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Publication numberUS3428599 A
Publication typeGrant
Publication dateFeb 18, 1969
Filing dateMay 24, 1965
Priority dateMay 24, 1965
Publication numberUS 3428599 A, US 3428599A, US-A-3428599, US3428599 A, US3428599A
InventorsNewing Charles W Jr
Original AssigneeOwens Illinois Inc
Export CitationBiBTeX, EndNote, RefMan
External Links: USPTO, USPTO Assignment, Espacenet
Method for preparing,without premature gelation,organopolysiloxane
US 3428599 A
Abstract  available in
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Claims  available in
Description  (OCR text may contain errors)

United States Patent O flice 3,428,599 Patented Feb. 18, 1969 METHOD FOR PREPARING, WITHOUT PREMA- TURE GELATION, ORGANOPOLYSILOXANE Charles W. Newing, Jr., Sylvania, Ohio, assignor to Owens-Illinois, Inc., a corporation of Ohio No Drawing. Filed May 24, 1965, Ser. No. 458,378 US. Cl. 260-465 9 Claims Int. Cl. C08g 31/06, 47/04 ABSTRACT OF THE DISCLOSURE Methods of preparing, Without premature gelation, or ganopolysiloxanes from organotrialkoxysilane monomers. Premature gelation is prevented by controlling the acidity of the polymers during the precuring step by means of a silazane such as hexamethyldisilazane. The resultant organopolysiloxanes have a shelf life previously not obtainable and are capable of being cured to provide hard, solid castings and coatings.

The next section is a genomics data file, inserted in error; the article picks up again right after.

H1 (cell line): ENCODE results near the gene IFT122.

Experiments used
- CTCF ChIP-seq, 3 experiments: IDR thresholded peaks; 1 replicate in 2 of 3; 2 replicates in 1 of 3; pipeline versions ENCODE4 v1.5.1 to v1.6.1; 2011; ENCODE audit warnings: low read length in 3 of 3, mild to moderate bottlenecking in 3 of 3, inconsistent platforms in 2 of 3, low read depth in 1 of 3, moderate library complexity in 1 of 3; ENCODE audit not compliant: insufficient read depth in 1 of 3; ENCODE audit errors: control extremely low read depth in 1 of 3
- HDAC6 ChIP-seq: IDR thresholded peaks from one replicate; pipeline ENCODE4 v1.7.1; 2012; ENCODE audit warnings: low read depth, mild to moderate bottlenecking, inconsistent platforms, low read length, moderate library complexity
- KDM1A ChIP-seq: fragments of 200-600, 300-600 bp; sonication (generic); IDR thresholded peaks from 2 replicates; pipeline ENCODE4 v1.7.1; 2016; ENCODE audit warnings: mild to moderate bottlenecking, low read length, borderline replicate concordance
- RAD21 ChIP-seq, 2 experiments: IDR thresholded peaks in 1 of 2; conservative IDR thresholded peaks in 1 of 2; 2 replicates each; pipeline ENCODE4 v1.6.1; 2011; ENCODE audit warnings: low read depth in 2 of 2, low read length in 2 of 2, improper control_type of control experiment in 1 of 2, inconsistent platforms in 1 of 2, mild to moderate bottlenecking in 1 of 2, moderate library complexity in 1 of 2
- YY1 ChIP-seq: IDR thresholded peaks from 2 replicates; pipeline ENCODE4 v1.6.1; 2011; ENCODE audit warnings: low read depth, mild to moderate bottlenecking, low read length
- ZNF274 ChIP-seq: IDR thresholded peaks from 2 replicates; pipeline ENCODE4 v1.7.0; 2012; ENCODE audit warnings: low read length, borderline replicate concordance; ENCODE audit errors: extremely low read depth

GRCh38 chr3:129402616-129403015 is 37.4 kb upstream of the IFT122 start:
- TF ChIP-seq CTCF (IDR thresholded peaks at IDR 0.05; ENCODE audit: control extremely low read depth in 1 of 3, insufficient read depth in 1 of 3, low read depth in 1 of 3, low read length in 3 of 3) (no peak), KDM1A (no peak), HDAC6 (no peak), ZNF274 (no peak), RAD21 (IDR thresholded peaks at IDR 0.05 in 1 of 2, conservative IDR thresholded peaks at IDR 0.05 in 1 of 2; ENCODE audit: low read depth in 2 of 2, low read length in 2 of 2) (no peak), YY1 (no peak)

This invention relates broadly to compositions and their preparation including the preparation of organopolysiloxanes, and more particularly to novel means for controlling the acidity of an organopolysiloxane during its preparation, and especially during precuring. Still more particularly the invention is concerned with a method of reducing the acidity of a reactive material selected from the group consisting of monomeric precursors of an organopolysiloxane and siloxane partial condensation products of the hydrolysis product of a hydrolyzable silane, which material contains an objectionably high total acid content.

In one preferred embodiment of the invention the organopolysiloxane comprises or consists essentially of the siloxane condensation product of the hydrolysis product of hydrolyzable silane including at least one compound represented by the general formula wherein each T independently represents a monovalent hydrocarbon radical [e.g., alkyl (including cycloalkyl), alkenyl and aryl radicals] having less than 7 carbon atoms, each Z independently represents a hydrolyzable group, and n represents a positive integer less than 4.